Freedom Rocks?

The base area was blasting the Kiss nugget “I Was Made for Lovin’ You Baby.” At offensive levels. Just like that, my ski-day buzz was dead.
Freedom Rocks tout

It was a perfect day: Three inches of fresh on empty runs at Beaver Creek, Colo. Good friends. The joy of flying though soft snow in the wide-open Colorado mountains with nothing but the wind in my ears.

And then Ace Frehley ruined it. Because, suddenly, I had skied straight out of this sublime moment into a bad movie soundtrack. The base area was blasting the Kiss nugget “I Was Made for Lovin’ You Baby.” At offensive levels. Just like that, my ski-day buzz was dead.

This was not the first time I’ve been offended by the sensibilities of those who control the public tunes on the ski slopes of the 2010s. And it made me wonder this: Why, for the love of Peter Frampton, do ski resorts continue to play classic rock, and I mean disturbingly bad classic rock? Not just Kiss, which I guess can claim some aspect of ironic cool, but we are talking stuff like The Guess Who’s “These Eyes,” Leif Garrett’s “I Was Made for Dancin’,” Genesis’s “Turn It On Again”—aural horrors that should have faded from the human record with the last cassette tapes. But go to any resort, try to kick back on the sun deck after a damn satisfying day up on the hill, and there it is, sonic dreck that wasn’t even all that good when 220- cm straight skis were the peak of cool.

Look, I enjoy the occasional dose of classic rock as much as the next increasingly judgmental and suddenly marginalized-feeling 45-year-old. Cheap Trick’s “Surrender” always requires a volume increase. The Kinks have aged surprisingly well. But then there are songs that should be wiped from human memory. The Eagles’ “Take It Easy” is my top offender, followed closely by “BrownEyed Girl” and the almost unmentionable “Mustang Sally.” Bar mitzvah and wedding bands have evolved beyond this junk. Why can’t ski resorts?

One reason may be that the cool kids don’t have to listen to it. They are quietly enjoying their own tunes in their helmets (and those cool kids are not just kids at this point). Swing by the park and you won’t be offended by Foghat, though what you do hear may make you feel old.

I’ll admit it: I just don’t like to listen to music when I ski. I've tried it, and enjoyed it a few times, railing turns in my own ski-porn flick with the soundtrack in my helmet. But I like to be present with the music of what’s happening around me. Skiing is such a full-body experience. It’s primal in that way. It’s not working out in a stale gym. Or taking a class in an industrial space turned hipster fitness studio, lifting truck tires.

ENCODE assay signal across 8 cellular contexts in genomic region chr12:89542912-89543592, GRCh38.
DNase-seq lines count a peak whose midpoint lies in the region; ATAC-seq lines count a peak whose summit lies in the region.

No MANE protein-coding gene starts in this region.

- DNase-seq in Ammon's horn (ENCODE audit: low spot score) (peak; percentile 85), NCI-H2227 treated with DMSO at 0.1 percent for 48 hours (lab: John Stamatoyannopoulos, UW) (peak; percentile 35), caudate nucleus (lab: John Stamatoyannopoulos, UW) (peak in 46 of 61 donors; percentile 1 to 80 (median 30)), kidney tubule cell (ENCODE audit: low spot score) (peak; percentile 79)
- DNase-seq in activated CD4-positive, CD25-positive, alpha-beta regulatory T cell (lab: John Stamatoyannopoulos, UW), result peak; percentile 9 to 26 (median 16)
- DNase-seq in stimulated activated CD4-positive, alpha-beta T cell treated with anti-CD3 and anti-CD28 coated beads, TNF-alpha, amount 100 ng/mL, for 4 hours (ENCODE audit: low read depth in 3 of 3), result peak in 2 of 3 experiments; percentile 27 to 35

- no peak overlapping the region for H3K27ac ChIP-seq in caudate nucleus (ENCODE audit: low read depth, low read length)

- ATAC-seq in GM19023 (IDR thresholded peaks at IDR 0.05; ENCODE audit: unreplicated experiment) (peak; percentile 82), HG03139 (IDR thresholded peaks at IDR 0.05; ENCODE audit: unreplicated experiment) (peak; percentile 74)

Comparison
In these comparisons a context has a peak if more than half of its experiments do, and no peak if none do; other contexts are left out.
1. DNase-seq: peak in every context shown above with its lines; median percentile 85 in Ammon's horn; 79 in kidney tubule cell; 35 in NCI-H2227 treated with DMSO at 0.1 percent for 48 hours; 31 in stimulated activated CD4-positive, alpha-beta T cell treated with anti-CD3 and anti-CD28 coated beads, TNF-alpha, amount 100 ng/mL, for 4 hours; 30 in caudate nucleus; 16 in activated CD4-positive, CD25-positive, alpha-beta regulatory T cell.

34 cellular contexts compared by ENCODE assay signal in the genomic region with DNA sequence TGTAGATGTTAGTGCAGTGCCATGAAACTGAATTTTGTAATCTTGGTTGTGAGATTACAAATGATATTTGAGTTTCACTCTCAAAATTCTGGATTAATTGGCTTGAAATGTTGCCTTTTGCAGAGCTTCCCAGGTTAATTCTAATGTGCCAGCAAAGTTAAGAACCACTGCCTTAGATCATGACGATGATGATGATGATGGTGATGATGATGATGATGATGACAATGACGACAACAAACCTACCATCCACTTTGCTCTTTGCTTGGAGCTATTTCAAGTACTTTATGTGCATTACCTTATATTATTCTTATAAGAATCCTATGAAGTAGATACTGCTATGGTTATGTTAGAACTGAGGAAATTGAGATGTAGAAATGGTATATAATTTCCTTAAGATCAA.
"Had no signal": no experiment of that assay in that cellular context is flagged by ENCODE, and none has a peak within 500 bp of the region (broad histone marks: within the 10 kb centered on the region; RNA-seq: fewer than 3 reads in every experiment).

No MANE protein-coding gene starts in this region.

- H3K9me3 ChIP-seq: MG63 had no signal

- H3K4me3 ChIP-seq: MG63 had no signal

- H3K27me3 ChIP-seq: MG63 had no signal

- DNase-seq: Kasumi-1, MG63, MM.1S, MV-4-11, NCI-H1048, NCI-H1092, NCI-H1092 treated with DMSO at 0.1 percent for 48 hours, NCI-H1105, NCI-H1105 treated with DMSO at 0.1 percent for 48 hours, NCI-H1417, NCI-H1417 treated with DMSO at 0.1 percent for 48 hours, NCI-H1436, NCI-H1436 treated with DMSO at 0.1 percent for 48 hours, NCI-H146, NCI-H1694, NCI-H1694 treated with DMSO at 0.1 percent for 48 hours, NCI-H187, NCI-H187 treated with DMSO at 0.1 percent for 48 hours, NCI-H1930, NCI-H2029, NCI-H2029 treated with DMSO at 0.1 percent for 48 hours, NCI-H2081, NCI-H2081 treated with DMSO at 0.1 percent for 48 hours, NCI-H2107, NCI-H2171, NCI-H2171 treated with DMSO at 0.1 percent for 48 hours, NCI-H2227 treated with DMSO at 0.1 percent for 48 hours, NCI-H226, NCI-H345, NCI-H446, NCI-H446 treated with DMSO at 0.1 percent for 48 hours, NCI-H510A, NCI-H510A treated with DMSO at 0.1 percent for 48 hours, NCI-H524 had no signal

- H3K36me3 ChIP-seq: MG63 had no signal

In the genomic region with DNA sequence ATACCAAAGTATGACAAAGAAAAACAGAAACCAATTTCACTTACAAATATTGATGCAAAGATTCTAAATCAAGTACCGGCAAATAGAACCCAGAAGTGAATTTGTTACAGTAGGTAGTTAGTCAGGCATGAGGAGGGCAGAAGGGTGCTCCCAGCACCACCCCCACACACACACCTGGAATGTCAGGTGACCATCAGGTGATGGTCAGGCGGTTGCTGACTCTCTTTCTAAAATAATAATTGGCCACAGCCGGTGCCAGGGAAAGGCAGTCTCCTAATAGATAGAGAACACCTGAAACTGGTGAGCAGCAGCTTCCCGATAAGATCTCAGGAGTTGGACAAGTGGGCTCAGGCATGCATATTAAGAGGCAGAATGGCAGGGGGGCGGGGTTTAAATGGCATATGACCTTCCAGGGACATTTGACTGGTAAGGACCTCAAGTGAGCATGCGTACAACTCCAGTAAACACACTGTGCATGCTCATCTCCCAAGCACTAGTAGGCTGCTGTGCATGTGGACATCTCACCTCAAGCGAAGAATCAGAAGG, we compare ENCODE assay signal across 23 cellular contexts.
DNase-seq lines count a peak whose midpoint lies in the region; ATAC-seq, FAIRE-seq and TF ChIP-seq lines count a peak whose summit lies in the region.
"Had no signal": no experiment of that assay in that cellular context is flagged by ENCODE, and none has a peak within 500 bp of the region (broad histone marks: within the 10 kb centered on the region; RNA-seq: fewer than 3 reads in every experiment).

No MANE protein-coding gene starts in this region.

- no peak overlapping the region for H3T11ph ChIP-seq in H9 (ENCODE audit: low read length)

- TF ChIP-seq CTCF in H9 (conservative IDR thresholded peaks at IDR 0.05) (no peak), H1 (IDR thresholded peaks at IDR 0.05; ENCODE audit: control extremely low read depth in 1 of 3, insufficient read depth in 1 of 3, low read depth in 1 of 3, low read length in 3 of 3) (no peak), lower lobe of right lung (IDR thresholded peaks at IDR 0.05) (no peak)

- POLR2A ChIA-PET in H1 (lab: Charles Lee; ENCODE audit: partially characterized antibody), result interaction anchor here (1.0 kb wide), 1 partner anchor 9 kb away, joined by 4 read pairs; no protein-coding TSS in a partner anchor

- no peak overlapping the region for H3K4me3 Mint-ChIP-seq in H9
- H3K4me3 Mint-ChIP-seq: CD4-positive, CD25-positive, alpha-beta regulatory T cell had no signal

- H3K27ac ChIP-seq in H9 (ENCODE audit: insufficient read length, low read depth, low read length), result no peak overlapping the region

Skiing is about being alive and aware of every change in the terrain under your feet, of keeping your senses poised, engaged, ready to react. It’s about creating your own music, your own art. And to have my personal dojo of powder invaded by Phil freaking Collins? Indefensible.

Not everyone is as stuck-up as I am, though. I’ll own that. And I think that’s why classic rock still lives on at ski resorts. It’s about the culture of the sport. Skiing still offers up something that was alive and vital back when Eddie Van Halen was the greatest musician on the planet. When classic rock was fresh, skiing was beautiful. Aspen was cheap. Sex in the hot tub was a given, and there wasn’t a need to put the word “safe” before it. The thrill from the hill carried straight into the party at the condo. And (OK, I’ll use the word) freedom rocked. It’s still there, even in this age of downloads and streaming services. You go skiing to live like it is still the 1970s. It’s like having your own wormhole in the space-time continuum.

I confess. I can get down with classic rock. Sometimes I kick back with a brew after a blower day in some skanky ski bar and Led Zep’s “Immigrant Song” comes on and I feel those power chords pump up my testosterone and I understand. Ski and you can live like you're inside a classic rock song, at least for a few hours. Just make sure it’s not “Show Me the Way.” ●

Doug Schnitzspahn lives in Boulder, Colo., and is the editor of Elevation Outdoors magazine.


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